A major exhibition of works by Jasper Johns opens at the Royal Academy in London this week (Jasper Johns: Something Resembling Truth, 23 September-10 December). More than 150 paintings, sculptures, drawings and prints—including some of his most famous works—are due to be included.
Edith Devaney, the Royal Academy’s contemporary curator, says the show will start with his familiar flags, targets, maps and numbers—what Johns called “things the mind already knows”—but aims to reveal the degree to which he revisited themes over a 60-year period.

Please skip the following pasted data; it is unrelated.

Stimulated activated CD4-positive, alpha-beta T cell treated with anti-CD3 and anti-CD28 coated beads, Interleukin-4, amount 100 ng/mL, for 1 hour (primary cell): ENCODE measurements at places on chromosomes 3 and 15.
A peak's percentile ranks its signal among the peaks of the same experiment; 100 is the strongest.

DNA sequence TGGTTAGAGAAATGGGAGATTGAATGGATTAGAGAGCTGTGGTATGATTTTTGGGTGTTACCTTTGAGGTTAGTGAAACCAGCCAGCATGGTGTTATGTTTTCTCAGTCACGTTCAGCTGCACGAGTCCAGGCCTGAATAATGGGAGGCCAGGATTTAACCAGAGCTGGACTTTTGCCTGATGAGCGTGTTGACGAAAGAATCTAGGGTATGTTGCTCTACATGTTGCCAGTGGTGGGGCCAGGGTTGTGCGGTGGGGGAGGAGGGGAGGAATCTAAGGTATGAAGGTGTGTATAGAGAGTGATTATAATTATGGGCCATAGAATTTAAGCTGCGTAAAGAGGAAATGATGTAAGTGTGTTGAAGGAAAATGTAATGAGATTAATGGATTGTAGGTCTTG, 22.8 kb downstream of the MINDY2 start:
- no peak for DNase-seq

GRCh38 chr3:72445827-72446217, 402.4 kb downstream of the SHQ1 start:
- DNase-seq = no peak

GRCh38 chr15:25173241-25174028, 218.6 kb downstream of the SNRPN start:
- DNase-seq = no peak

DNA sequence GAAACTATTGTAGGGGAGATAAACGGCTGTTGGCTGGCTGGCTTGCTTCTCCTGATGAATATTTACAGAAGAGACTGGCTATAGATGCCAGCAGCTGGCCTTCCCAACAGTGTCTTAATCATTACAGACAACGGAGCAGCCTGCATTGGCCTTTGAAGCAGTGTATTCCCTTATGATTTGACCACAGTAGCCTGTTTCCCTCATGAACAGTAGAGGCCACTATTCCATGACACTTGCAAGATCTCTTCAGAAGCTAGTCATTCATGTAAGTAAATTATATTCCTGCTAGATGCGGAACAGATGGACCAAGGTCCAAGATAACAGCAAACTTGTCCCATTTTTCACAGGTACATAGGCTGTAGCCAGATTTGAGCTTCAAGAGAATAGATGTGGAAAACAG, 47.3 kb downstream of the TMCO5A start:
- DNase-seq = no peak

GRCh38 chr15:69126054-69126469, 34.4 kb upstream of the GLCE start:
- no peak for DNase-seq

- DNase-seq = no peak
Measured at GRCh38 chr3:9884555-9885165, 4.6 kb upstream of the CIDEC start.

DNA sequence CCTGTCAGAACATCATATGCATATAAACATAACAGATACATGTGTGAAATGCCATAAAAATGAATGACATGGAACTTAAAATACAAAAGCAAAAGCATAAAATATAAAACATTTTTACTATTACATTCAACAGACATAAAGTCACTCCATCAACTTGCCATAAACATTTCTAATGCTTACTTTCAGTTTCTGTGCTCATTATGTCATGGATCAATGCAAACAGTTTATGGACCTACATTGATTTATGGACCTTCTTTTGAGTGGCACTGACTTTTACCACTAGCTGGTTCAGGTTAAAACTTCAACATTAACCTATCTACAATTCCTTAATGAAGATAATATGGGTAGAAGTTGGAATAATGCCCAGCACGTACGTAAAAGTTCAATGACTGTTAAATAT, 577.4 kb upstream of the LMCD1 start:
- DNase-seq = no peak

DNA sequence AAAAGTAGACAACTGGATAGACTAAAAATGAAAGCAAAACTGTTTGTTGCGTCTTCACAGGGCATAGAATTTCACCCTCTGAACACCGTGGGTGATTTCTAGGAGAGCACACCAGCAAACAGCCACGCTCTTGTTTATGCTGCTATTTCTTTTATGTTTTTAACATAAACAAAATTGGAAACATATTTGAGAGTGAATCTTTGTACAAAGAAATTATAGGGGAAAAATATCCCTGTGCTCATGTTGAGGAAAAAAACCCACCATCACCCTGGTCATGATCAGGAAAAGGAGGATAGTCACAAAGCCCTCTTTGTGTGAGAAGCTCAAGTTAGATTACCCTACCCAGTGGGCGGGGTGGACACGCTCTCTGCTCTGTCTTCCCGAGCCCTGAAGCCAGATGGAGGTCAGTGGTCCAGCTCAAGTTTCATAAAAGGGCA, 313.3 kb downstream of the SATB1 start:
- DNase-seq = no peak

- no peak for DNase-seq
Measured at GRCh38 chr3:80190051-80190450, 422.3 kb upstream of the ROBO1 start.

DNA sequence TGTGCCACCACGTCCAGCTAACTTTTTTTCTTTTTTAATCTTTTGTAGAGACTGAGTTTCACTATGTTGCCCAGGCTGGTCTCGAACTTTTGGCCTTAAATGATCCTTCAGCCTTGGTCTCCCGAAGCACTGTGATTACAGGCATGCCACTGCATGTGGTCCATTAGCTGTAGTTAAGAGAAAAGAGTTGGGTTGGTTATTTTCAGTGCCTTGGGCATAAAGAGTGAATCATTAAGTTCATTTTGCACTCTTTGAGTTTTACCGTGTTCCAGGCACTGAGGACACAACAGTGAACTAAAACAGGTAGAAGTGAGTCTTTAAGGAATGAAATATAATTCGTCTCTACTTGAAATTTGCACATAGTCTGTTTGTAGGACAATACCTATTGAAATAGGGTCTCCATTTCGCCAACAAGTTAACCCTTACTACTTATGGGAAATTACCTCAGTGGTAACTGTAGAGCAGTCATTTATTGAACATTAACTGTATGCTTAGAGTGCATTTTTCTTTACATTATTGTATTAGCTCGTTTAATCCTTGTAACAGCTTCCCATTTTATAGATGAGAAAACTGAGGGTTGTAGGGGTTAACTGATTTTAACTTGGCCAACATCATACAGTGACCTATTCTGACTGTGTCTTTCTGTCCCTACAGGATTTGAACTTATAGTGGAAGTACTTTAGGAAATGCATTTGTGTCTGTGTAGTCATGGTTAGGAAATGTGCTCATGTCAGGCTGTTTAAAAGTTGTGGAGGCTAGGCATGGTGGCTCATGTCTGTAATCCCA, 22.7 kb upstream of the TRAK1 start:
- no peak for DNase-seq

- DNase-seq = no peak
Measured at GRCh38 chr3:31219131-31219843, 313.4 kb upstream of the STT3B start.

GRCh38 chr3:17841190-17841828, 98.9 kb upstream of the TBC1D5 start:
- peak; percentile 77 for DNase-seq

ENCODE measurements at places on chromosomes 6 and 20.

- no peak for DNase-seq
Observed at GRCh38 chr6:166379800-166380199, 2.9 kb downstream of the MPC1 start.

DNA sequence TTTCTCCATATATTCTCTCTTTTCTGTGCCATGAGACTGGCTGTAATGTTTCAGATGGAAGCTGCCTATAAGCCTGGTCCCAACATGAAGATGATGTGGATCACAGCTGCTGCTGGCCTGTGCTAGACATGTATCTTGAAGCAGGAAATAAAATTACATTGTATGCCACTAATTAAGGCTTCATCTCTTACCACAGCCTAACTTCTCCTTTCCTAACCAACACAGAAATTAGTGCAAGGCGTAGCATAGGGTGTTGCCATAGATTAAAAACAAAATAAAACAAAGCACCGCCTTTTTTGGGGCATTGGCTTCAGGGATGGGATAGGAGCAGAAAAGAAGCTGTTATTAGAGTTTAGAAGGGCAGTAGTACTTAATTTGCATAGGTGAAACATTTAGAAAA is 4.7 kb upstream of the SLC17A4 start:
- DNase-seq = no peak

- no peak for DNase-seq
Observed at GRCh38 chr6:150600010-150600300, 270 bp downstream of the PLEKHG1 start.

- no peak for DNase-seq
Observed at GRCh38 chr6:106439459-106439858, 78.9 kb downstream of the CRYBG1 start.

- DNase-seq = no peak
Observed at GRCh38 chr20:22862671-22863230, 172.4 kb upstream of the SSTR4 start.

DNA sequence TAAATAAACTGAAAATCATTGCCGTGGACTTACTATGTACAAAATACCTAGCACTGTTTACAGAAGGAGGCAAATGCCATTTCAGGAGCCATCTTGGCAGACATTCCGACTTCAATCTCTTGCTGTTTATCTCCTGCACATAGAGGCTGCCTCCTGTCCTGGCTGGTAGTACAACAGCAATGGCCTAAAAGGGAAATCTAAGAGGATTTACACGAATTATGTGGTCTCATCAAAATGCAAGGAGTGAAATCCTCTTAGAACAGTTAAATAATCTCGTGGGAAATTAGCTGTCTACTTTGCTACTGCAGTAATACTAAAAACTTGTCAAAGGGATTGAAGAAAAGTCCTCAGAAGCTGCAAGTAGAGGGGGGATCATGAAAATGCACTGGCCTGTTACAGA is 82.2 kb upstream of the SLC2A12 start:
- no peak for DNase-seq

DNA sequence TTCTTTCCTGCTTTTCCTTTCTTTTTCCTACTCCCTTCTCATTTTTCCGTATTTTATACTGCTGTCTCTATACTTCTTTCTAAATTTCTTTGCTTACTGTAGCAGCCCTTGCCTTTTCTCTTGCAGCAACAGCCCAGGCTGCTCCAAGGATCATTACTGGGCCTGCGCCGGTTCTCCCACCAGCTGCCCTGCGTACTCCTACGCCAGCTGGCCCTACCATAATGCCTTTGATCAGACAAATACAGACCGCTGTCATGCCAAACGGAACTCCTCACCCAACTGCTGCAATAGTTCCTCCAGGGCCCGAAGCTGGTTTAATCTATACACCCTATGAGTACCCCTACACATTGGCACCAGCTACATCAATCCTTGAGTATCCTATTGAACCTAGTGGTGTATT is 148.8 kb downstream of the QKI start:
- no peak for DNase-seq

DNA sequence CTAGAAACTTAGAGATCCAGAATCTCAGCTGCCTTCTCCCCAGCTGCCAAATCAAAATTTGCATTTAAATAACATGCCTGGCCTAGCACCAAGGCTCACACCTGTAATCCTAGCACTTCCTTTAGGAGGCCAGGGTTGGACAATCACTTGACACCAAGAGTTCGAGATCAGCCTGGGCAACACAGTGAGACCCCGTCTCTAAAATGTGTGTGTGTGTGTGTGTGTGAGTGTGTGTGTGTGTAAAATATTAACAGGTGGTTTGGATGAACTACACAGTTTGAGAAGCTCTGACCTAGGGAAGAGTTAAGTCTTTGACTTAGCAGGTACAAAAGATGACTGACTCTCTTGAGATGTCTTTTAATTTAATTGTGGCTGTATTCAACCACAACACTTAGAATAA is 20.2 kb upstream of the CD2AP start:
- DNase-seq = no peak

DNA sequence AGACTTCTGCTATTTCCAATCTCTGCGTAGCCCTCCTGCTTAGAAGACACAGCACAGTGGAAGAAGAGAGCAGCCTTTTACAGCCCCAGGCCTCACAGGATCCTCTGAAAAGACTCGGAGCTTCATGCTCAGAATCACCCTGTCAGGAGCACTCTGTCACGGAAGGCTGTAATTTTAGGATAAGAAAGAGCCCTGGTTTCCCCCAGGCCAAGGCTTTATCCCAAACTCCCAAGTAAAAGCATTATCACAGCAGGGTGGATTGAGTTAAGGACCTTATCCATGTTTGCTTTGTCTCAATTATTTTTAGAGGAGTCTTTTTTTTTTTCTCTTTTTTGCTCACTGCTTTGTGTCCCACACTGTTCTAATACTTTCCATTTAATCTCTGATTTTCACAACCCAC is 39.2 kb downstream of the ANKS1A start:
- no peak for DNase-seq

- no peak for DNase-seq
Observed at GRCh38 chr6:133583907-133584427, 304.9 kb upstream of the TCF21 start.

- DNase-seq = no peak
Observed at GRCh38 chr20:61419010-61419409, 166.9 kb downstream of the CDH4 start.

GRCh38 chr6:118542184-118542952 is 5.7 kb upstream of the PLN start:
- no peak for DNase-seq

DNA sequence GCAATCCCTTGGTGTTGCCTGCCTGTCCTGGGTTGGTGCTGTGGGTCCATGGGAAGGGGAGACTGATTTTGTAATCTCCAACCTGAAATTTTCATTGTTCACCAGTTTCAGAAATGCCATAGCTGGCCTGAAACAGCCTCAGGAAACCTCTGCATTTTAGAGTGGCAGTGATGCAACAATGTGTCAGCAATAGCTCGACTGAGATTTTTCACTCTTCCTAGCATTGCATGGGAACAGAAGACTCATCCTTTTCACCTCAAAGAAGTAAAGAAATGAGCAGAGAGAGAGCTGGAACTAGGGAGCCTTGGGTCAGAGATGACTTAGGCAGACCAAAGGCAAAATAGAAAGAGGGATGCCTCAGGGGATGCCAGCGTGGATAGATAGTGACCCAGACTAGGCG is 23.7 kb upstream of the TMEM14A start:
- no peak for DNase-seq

Devaney began considering a show when she saw some of his more recent work in New York. “I went to talk to him in 2013 and realised he was still working hard in the studio every day,” she says.
The exhibition will look at his use of symbols and language, his musings on paintings as physical objects, and on time, transience, memory and mortality. Although Johns has rarely discussed his relationship to other artists, the show will examine works referencing (through words and titles) artists and poets from Alfred Lord Tennyson and Samuel Beckett to Vincent van Gogh.